Press Releases : Taxi union strikes success with a few stones

Taxi union strikes success with a few stones
October 17, 2008 11:13 AM

The auto strike was bound to happen, but all taxis going off the roads had looked an unlikely event. Just a few stones, pelted by a handful of rowdies, changed it all. Not only the black-and-yellow cabs, even the fleet of Meru, Mega and Cool cabs did a vanishing act.

Thursday once again showed that lawlessness is fast becoming the order in the city. The Sharad Rao-led Mumbai Rickshaw Taximen's Union (MRTU) resorted to the time-tested combo of terror and fear, and came up trumps. MRTU's sway on autowallahs is complete; no wonder they stayed off the roads. But with its support base among taximen being negligible, the union members resorted to stone pelting and gundagiri, forcing every cabby off the roads.

Among the private fleet, Meru bore the brunt. Some of its cabs were stoned in the morning and company had to call every single of its 750 vehicles off the street. Helpline callers were greeted with an automated reply: "Due to unavoidable reasons, we won't be taking any bookings today."

"We are sorry for the inconvenience caused to passengers. After some of our cabs were attacked, we decided not to risk it and stopped taking bookings," said an official from V-Link Taxis Pvt Ltd, which operates the air-conditioned Meru cabs.

The police, as has been its wont over the past few months, remained mute spectators. Incidentally, Rao belongs to Nationalist Congress Party (NCP), of which deputy chief minister and home minister RR Patil is a top leader.

The strike was called to protest the phasing out of cabs that are over 25 years old. Tagged to it were the cabbies' demand for a hike in fares, making electronic meters optional, exemption from toll (which is always paid by the passenger, for both ways, over and above the taxi bill) and abolition of fleet taxis, such as Meru.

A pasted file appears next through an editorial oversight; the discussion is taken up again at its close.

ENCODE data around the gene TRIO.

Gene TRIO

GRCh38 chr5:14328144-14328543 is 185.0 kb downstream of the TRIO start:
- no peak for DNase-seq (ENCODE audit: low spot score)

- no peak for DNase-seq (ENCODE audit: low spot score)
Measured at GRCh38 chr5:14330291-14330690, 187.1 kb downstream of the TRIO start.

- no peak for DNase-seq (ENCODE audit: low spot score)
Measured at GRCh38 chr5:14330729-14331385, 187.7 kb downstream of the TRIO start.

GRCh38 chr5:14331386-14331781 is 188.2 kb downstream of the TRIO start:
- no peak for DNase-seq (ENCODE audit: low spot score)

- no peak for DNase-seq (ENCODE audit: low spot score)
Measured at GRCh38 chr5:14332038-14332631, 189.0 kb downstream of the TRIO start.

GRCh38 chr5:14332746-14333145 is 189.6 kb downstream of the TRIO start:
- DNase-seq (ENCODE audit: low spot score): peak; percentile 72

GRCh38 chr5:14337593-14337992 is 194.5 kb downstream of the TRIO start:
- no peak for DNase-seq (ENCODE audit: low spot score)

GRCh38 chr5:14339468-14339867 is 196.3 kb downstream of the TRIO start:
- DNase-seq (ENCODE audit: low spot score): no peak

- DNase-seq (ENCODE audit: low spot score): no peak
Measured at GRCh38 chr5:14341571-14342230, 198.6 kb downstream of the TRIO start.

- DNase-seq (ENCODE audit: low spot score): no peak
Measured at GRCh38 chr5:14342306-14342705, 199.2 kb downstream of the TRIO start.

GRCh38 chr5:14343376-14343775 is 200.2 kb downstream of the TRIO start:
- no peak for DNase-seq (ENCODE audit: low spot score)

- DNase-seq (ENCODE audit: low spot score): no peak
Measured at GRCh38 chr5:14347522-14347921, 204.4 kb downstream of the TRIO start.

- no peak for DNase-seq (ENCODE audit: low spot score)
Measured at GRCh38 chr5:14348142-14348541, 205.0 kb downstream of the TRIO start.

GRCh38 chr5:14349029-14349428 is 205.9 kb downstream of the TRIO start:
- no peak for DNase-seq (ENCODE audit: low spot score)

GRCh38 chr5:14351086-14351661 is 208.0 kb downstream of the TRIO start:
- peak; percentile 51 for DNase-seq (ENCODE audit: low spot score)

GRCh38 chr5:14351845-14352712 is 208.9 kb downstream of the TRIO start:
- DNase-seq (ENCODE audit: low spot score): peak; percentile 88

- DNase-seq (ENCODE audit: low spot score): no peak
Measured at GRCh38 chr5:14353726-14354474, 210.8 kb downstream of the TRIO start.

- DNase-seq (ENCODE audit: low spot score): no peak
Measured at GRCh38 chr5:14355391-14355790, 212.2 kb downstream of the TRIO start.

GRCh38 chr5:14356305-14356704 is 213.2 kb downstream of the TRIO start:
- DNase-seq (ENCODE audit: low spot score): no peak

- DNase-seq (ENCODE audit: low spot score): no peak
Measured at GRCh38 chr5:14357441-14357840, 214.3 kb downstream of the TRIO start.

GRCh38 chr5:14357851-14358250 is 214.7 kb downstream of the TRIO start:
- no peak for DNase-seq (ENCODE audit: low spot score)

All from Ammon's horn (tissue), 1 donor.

"The recent directive of phasing out existing taxis, a majority of which are Premier Padmini, was unjust since the emission norms prescribed were being met by the cabwallahs. Also the phasing out scheme was a ploy to allow some persons make money at the cost of taxi chauffeurs," said Rao, defending the strike.

He alleged that the government had abruptly issued orders, cancelling licences of nearly 15,000 cabs which were more than 25 years old, to cut down on pollution. The deadline for phasing out the old taxis was December 3. Various unions had approached the government, seeking an extension. "We tried to meet the ministers and the bureaucrats for an extension as it is not feasible to phase out all the cabs in such a short span. However, before the government could decide on our plea, Rao's union called the strike," said Mushtaq Qureishi of the City Taxi Union (CTU).

Cab chauffeurs affiliated to the Mumbai Taximen's Union, which is the biggest one, had refused to participate in the strike. "Rao is trying to create a parallel union as strong as MTU. For that, he is taking recourse to such tactics. And today, he has succeeded," said AL Quadros, the MTU chief.